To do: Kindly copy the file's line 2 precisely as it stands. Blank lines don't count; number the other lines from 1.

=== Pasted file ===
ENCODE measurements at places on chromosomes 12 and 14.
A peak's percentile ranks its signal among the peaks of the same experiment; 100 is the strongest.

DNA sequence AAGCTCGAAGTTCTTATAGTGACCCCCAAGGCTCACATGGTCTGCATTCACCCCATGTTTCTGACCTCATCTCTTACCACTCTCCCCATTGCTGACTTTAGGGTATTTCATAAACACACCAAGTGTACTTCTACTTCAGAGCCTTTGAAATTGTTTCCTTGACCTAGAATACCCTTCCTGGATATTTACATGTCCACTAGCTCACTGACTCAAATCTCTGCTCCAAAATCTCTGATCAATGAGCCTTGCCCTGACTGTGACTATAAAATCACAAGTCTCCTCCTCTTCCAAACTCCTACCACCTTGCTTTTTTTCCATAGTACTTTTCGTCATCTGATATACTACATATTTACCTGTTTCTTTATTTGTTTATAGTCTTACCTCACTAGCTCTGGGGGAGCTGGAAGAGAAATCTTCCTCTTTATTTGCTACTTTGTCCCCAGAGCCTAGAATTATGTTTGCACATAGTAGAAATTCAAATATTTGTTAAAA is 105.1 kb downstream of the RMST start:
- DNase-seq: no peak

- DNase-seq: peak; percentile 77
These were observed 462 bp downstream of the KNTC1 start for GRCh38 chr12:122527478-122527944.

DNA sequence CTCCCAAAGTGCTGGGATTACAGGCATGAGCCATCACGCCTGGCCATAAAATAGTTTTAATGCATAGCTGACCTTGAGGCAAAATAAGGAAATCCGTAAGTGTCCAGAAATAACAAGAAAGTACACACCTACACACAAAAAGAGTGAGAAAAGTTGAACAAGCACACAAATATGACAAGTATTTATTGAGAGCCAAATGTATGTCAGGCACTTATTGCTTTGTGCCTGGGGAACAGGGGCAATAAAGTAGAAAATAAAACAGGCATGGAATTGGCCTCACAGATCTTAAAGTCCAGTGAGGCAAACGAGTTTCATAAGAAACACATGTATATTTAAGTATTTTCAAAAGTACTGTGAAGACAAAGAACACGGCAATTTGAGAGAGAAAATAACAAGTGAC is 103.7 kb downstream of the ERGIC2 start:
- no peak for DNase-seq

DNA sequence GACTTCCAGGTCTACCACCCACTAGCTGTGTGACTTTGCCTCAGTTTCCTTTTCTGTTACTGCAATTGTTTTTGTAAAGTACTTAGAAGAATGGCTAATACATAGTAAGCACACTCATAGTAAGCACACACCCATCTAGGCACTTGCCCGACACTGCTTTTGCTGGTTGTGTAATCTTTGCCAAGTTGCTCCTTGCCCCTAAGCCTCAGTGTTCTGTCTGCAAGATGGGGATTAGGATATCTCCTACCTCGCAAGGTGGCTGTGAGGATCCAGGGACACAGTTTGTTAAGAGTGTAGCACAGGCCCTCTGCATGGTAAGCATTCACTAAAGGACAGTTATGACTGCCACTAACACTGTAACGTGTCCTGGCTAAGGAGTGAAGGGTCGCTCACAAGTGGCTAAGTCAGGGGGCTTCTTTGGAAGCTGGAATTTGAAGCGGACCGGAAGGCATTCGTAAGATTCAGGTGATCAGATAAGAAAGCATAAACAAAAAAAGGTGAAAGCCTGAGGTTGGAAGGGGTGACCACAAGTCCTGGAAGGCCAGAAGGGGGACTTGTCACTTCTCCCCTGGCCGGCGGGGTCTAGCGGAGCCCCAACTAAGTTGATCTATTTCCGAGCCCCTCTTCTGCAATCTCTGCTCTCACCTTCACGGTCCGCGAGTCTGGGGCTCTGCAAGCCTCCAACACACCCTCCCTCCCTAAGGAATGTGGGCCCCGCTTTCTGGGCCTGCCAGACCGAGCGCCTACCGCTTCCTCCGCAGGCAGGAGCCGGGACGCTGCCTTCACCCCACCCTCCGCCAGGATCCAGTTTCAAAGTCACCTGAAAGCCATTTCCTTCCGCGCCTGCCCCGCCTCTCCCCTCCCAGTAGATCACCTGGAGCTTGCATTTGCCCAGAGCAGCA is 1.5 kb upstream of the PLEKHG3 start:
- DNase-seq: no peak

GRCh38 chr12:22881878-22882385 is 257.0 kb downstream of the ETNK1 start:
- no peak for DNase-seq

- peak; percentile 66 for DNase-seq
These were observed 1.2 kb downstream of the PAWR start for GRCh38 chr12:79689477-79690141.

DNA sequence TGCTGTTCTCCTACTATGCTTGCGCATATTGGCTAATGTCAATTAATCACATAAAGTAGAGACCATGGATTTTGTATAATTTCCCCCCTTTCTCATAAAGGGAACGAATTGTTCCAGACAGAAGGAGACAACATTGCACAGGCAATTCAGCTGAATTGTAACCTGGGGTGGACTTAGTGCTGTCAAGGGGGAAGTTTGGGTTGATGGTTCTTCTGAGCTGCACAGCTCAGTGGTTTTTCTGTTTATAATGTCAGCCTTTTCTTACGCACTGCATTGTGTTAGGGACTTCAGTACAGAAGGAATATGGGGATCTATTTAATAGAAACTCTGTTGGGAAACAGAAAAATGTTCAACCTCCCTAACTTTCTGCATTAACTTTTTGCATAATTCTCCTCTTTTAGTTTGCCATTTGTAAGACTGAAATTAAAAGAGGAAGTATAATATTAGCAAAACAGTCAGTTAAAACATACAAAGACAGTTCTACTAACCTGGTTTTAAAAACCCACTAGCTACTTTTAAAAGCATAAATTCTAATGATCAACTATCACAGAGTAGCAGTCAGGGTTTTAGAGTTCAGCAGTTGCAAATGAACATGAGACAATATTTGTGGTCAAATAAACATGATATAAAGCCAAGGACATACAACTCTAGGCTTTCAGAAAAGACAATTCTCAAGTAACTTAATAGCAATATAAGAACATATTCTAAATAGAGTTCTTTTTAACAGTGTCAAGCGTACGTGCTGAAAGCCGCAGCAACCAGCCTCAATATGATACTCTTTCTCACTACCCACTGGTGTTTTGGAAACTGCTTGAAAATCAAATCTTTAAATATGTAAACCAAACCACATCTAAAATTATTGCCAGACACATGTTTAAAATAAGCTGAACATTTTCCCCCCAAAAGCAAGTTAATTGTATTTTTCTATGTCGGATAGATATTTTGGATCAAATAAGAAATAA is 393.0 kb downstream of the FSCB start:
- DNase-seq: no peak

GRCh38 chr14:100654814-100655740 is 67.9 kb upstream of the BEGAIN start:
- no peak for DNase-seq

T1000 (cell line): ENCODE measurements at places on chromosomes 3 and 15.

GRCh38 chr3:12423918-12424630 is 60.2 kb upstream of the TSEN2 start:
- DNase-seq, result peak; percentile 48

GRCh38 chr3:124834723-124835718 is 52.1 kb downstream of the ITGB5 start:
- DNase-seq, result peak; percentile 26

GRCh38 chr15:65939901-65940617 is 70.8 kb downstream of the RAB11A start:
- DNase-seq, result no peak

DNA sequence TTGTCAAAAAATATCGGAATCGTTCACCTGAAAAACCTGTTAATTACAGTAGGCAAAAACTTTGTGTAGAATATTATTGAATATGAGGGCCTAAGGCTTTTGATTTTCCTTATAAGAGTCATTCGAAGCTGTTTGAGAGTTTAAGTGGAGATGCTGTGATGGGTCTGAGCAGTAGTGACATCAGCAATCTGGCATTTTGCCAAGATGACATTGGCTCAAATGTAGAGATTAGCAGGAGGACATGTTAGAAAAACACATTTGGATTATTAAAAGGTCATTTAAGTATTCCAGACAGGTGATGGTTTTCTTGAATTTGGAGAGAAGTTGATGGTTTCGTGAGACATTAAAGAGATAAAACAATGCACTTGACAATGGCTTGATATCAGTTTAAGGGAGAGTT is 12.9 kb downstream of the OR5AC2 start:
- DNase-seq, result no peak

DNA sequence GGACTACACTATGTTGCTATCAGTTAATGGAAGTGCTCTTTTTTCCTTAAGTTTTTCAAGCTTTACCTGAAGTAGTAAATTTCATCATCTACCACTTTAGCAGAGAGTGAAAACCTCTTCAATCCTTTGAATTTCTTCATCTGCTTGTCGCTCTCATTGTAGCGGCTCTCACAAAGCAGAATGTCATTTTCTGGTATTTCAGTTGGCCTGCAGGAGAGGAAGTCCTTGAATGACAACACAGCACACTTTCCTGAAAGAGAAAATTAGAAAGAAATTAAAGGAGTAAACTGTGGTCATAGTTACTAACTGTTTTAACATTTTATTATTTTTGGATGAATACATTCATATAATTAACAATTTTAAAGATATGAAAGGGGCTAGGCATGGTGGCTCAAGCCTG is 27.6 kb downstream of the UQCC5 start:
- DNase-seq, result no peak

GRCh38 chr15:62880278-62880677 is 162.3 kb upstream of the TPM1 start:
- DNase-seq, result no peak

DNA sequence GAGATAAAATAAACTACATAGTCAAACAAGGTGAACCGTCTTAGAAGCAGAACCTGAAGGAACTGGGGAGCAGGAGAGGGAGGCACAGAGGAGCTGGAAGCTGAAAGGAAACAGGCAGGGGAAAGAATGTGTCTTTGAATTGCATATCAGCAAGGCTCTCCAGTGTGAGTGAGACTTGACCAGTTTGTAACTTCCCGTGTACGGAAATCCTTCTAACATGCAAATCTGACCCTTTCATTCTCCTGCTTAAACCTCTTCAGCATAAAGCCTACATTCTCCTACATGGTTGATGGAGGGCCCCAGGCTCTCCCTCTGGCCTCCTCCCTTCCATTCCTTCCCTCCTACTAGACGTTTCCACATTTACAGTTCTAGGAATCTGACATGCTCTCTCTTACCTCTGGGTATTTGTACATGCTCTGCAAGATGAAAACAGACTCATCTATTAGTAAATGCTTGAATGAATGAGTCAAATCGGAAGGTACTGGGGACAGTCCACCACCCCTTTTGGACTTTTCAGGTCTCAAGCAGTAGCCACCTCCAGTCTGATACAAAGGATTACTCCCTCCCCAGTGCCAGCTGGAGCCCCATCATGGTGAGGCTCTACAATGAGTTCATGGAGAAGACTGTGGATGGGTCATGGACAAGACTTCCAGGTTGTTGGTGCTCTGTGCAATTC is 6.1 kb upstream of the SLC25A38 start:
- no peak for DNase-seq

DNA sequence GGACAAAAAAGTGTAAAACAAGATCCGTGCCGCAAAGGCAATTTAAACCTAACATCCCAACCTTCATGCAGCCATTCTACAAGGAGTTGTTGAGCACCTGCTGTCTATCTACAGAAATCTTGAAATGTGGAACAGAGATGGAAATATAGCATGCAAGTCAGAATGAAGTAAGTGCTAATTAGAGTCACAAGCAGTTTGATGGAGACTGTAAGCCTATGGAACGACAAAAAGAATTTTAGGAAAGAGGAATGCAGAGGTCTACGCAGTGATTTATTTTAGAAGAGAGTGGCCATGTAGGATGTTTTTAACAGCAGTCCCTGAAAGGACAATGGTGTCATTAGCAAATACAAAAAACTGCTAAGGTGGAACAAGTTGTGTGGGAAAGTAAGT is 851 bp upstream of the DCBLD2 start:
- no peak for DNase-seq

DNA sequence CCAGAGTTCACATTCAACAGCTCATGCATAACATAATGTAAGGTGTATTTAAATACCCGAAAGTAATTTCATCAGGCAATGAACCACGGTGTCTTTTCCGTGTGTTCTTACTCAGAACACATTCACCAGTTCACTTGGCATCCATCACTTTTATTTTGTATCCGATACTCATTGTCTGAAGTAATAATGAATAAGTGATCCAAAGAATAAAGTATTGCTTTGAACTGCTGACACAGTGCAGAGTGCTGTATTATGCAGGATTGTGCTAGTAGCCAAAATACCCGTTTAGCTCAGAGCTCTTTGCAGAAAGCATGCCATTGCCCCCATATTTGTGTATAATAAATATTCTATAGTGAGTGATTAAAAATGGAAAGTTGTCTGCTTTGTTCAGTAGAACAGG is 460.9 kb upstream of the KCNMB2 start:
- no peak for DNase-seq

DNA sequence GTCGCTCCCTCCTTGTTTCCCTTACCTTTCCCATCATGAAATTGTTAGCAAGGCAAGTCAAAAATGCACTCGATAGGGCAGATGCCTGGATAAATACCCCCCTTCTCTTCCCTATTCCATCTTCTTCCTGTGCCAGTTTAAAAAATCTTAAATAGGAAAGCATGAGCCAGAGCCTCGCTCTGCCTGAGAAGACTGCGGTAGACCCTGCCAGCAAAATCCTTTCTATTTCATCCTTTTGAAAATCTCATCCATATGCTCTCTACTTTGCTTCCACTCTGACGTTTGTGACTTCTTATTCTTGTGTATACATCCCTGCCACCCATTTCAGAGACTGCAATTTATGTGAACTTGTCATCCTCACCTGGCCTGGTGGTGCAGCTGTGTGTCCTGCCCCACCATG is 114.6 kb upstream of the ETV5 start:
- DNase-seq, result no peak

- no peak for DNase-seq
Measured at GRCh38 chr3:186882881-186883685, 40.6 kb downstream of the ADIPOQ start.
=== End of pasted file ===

A peak's percentile ranks its signal among the peaks of the same experiment; 100 is the strongest.